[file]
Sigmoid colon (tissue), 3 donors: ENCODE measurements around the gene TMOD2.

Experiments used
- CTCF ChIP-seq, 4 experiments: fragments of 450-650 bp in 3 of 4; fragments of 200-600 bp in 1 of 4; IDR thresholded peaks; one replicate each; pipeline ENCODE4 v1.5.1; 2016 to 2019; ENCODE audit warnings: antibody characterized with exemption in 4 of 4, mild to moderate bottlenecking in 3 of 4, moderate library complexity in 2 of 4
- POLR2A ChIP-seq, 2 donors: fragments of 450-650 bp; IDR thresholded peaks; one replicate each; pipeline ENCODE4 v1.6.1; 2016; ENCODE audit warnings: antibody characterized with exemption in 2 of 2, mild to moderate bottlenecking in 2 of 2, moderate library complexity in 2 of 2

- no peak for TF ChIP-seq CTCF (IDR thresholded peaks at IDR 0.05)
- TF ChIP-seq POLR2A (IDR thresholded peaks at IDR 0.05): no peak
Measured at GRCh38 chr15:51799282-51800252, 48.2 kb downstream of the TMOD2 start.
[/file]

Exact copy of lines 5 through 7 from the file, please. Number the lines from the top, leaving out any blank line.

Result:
- no peak for TF ChIP-seq CTCF (IDR thresholded peaks at IDR 0.05)
- TF ChIP-seq POLR2A (IDR thresholded peaks at IDR 0.05): no peak
Measured at GRCh38 chr15:51799282-51800252, 48.2 kb downstream of the TMOD2 start.